1. Molecular-targeted OCT and OCM for cancer detection
OCT is a powerful tool for assessing tissue architectural morphology. It enables 3D imaging with resolutions approaching standard histopathology (a few microns), and it can be performed in vivo and in real-time without the need to remove and process specimens. OCM combines coherence-gated detection with confocal microscopy in order to achieve high transverse resolutions, thus enabling 3D visualization of cellular features. However, current OCT and OCM imaging technologies have not been able to leverage the recent advances in molecular-targeted contrast agents that are revolutionizing biomedicine. In this project, we will develop and validate techniques that enable molecular contrast for 3D-OCT and OCM. The successful completion of this project will allow both the structure and pathological states of tissue to be imaged in 3D, in vivo, and in real time with micron-level spatial resolutions at multiple scales. This work will lay the foundation for a wide range of fundamental research, small animal imaging, and future clinical applications in humans. This work will also serve as a starting point for the OCT and OCM studies of other pathologies associated with abnormal protein expression levels, such as neurodegenerative and cardiovascular diseases. This work is supported by NIH/NIBIB through the Pathway to Independence Award (K99/R00).
Molecular-targeted OCT and OCM allow both the structure and pathological states of tissue to be imaged in 3D, in vivo, and in real time with micron-level spatial resolutions at multiple scales. Photothermal OCT imaging was demonstrated in highly scattering human breast tissues ex vivo. (A) No photothermal signal is observed from control images in saline-injected specimen. Phase modulation signal (B) and SNR (C) images obtained from the nanoshell (50 ul, 5 ×10^9 / ml) injected specimen at various photothermal modulation frequencies (no modulation, 5 kHz, 10 kHz, and 20 kHz modulation) demonstrate localized photothermal signal. (D and E) Phase modulation time curves and frequency spectra corresponding to pixels marked in (C). Ref: Zhou et al, Opt. Lett., 35(5):700-702, 2010.
2. OCT and OCM Imaging in Developmental Biology and Tissue Engineering
OCT and OCM have several features that make them attractive for applications in the fields of developmental biology and tissue engineering. OCT and OCM provide the spatial and temporal resolutions needed for imaging developing embryos and engineered tissues. The imaging is non-invasive and does not perturb the natural development and growth of the samples. This allows in vivo imaging of the same sample at various developmental stages. OCT and OCM can also provide real-time 3D structural and functional information about the samples, enabling imaging applications of various dynamic processes.
Representative M-mode OCT imaging of cardiac function in 30-day old adult Drosophila. A: Control showed normal HR (250 BPM) and rhythm; B. Overexpression of dPsn led to increased HR (296 BPM) and irregular heartbeats; C: Silencing of dPsn caused reduced HR (167 BPM), small heart chamber and irregular heartbeat. Ref: Li, Zhou et al, Curr. Alzheimer Res., 8(3):313-322, 2011.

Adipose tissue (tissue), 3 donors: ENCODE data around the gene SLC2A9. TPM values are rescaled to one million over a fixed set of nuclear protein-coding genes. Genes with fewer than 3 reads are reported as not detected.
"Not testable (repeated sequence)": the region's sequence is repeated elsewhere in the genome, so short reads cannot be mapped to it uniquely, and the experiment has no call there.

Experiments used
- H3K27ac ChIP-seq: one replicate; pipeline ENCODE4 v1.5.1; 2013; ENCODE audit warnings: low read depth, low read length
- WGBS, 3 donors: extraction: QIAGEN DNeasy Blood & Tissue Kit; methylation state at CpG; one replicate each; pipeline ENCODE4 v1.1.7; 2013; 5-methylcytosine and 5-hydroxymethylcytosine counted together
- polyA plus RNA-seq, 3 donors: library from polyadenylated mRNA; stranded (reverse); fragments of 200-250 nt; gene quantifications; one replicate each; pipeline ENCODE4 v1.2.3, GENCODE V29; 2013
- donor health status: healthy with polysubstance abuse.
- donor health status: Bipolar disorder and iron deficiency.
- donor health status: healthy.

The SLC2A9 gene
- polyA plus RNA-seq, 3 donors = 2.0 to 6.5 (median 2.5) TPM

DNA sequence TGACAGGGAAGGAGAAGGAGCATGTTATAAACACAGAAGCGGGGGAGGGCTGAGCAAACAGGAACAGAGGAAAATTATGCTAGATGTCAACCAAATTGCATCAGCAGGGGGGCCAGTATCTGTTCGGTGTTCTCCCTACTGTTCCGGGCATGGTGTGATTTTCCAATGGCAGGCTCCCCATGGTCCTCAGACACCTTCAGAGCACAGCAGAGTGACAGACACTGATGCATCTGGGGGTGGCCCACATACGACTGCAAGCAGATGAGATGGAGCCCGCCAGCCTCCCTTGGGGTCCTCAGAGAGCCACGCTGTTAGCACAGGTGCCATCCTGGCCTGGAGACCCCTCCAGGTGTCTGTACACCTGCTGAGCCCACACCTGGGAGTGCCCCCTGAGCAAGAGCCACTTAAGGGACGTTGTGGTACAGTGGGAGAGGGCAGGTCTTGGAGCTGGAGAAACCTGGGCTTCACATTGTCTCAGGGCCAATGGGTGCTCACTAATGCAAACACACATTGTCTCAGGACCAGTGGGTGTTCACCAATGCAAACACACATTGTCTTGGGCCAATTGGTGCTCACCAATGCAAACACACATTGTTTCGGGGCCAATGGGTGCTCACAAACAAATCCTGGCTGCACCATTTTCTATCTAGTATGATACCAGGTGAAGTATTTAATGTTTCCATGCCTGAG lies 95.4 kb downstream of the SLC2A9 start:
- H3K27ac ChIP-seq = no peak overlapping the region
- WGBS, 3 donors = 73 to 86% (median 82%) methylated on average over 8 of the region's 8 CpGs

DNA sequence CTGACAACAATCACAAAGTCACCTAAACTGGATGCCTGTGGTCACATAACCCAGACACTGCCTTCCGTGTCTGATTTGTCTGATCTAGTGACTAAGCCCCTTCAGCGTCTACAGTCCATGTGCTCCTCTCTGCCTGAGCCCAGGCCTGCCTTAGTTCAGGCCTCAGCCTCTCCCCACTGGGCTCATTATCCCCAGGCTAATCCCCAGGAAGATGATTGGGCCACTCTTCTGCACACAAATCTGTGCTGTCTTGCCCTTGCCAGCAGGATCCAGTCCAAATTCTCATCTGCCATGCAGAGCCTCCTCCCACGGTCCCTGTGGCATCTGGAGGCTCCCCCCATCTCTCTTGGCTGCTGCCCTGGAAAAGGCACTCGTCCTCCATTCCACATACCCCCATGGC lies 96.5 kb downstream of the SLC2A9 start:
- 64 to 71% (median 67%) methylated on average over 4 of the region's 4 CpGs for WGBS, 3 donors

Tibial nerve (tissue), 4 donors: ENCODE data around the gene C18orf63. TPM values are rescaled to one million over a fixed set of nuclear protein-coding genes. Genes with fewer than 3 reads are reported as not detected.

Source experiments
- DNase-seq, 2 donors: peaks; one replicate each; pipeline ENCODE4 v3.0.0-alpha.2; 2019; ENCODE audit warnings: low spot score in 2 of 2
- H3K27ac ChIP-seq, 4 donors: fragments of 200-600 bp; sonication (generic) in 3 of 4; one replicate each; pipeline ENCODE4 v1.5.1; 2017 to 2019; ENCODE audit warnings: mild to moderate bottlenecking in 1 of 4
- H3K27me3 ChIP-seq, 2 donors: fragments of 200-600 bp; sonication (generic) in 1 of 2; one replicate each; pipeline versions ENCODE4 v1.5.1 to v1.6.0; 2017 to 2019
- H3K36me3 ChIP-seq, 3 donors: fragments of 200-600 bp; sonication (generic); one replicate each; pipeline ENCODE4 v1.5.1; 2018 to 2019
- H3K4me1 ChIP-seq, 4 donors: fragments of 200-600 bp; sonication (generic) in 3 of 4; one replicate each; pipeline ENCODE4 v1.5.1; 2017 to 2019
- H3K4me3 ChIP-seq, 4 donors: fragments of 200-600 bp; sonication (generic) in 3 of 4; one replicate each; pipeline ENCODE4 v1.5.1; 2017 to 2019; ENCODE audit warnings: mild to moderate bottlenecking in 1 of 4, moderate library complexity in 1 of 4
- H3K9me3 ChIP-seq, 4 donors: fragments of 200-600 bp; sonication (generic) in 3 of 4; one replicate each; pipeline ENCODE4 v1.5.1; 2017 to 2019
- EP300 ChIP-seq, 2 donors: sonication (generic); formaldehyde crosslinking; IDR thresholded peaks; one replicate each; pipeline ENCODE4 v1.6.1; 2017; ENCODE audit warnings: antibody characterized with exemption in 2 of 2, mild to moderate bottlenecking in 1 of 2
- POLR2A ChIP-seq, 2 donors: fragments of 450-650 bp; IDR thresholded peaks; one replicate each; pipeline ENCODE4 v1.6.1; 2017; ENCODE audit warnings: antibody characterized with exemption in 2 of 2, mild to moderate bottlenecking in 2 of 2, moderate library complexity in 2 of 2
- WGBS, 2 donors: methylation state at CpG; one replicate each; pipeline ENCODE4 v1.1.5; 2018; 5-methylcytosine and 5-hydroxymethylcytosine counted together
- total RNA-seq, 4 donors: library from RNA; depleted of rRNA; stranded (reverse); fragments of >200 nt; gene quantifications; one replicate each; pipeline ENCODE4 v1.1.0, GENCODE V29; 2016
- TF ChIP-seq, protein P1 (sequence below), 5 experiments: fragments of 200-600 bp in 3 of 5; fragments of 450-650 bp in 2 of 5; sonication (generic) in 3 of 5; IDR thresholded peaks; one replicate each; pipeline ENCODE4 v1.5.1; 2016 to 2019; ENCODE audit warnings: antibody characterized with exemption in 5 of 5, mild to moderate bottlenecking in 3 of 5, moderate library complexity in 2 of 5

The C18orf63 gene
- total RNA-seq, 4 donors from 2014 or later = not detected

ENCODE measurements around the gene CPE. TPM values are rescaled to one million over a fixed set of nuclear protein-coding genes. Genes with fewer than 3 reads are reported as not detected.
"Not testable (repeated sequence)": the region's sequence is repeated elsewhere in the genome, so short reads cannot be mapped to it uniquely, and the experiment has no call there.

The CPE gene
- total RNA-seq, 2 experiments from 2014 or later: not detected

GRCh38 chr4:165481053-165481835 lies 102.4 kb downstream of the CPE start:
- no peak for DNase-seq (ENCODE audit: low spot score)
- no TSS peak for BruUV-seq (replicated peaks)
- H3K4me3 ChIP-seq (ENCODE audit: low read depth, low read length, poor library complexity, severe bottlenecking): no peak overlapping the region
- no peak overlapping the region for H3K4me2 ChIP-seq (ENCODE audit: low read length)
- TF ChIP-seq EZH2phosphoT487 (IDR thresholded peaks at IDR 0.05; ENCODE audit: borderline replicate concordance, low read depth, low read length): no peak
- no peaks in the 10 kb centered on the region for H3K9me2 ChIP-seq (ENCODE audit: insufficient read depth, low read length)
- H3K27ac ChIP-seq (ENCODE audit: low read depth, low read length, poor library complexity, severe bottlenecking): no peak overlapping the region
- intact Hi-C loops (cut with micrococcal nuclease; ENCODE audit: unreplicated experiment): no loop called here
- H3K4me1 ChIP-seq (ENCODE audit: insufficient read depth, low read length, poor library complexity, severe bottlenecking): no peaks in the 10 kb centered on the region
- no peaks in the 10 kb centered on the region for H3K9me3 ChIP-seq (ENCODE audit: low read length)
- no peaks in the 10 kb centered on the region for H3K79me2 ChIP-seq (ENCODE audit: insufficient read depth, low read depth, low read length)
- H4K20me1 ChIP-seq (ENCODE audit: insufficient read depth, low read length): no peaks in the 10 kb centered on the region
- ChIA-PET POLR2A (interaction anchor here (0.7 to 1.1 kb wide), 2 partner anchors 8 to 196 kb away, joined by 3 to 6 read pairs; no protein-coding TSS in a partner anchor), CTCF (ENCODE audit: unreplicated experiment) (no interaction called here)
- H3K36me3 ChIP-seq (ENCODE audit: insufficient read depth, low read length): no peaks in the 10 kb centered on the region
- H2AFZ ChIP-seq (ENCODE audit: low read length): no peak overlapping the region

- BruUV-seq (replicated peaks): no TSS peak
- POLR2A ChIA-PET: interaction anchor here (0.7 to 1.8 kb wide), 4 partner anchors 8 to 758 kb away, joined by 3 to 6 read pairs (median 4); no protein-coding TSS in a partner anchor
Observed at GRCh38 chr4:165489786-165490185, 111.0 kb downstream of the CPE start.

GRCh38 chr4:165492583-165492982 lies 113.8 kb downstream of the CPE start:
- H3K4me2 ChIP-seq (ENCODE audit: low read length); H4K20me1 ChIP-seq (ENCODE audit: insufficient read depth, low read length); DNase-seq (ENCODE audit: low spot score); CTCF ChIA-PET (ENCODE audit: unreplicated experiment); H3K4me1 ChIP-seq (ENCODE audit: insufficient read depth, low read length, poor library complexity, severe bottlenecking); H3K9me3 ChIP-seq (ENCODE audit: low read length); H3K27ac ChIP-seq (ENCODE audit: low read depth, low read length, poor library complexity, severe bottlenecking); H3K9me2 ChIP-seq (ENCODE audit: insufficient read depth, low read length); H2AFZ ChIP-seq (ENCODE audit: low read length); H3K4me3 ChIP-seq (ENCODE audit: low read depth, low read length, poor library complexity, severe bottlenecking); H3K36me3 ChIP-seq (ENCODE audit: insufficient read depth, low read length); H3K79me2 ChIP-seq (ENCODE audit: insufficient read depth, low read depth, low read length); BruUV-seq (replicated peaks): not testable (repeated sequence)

3. 3D OCT imaging of Brain Functions
Normal brain function depends on delivery of oxygen and glucose, and on clearance of the byproducts of metabolism. Thus, an understanding of the normal and pathological conditions of oxygen supply and consumption, and measurement of blood flow is important for basic neuroscience and clinical applications. To this end, a variety of tools have been developed to image cerebral hemodynamics. For example, transcranial Doppler is a common clinical tool but is limited to measurement of blood flow within large vessels. Functional (blood oxygen level dependent - BOLD, or arterial spin labeled - ASL) MRI provides 3D tomography of the brain with moderate spatial resolution (a few millimeters). PET measures cerebral blood flow and oxygen metabolism with a decreased spatial resolution compared to MRI. Currently, the laboratory use of MRI and PET based techniques are limited due to high cost, low spatial and temporal resolution, and low mobility. Optical imaging techniques, such as optical intrinsic imaging and LSI, can be used to extract cerebral blood oxygenation and blood flow information at high spatial and temporal resolutions. However, optical intrinsic imaging and LSI are limited to the mapping of brain functions only in 2D.
We will develop novel OCT imaging techniques to image 3D brain functions in animal models. Not only can OCT provide structural information of the animal cortex at micron-scale resolution, but can also be used to extract 3D cerebral hemodynamic information by using Doppler (for blood flow) and spectroscopic (for blood oxygenation) OCT techniques. The 1-2 mm penetration depth of OCT allows imaging through thinned skull rather than opened skull, which makes longitudinal studies possible. The combination of 3D mapping of blood flow and oxygenation will enable for the first time imaging of cerebral oxygen metabolism in 3D at micron-scale resolution. The successful completion of the development of this technique will enable us to investigate 3D brain functions in physiological (e.g. during forepaw, hind paw and whisker stimulations), and pathophysiological (eg. cortical spreading depression, ischemic and traumatic brain injuries) conditions in animal models.